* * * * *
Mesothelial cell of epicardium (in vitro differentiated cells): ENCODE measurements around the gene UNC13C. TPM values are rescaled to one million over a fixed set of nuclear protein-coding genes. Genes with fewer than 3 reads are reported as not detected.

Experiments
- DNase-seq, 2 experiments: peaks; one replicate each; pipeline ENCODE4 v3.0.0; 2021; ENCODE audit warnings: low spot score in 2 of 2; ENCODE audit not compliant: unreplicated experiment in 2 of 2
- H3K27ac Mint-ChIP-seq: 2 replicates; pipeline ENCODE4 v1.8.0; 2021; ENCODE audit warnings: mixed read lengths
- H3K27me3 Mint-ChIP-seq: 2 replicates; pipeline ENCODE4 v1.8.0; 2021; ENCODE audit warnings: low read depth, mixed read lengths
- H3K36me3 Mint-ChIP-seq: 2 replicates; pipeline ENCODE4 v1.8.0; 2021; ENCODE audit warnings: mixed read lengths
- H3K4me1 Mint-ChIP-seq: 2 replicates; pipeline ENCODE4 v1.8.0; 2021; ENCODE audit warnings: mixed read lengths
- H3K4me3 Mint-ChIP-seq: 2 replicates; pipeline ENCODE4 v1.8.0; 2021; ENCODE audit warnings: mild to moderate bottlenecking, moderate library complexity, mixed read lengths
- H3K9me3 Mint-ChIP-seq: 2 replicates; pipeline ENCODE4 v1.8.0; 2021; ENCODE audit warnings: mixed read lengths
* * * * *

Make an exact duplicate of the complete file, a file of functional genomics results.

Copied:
Mesothelial cell of epicardium (in vitro differentiated cells): ENCODE measurements around the gene UNC13C. TPM values are rescaled to one million over a fixed set of nuclear protein-coding genes. Genes with fewer than 3 reads are reported as not detected.

Experiments
- DNase-seq, 2 experiments: peaks; one replicate each; pipeline ENCODE4 v3.0.0; 2021; ENCODE audit warnings: low spot score in 2 of 2; ENCODE audit not compliant: unreplicated experiment in 2 of 2
- H3K27ac Mint-ChIP-seq: 2 replicates; pipeline ENCODE4 v1.8.0; 2021; ENCODE audit warnings: mixed read lengths
- H3K27me3 Mint-ChIP-seq: 2 replicates; pipeline ENCODE4 v1.8.0; 2021; ENCODE audit warnings: low read depth, mixed read lengths
- H3K36me3 Mint-ChIP-seq: 2 replicates; pipeline ENCODE4 v1.8.0; 2021; ENCODE audit warnings: mixed read lengths
- H3K4me1 Mint-ChIP-seq: 2 replicates; pipeline ENCODE4 v1.8.0; 2021; ENCODE audit warnings: mixed read lengths
- H3K4me3 Mint-ChIP-seq: 2 replicates; pipeline ENCODE4 v1.8.0; 2021; ENCODE audit warnings: mild to moderate bottlenecking, moderate library complexity, mixed read lengths
- H3K9me3 Mint-ChIP-seq: 2 replicates; pipeline ENCODE4 v1.8.0; 2021; ENCODE audit warnings: mixed read lengths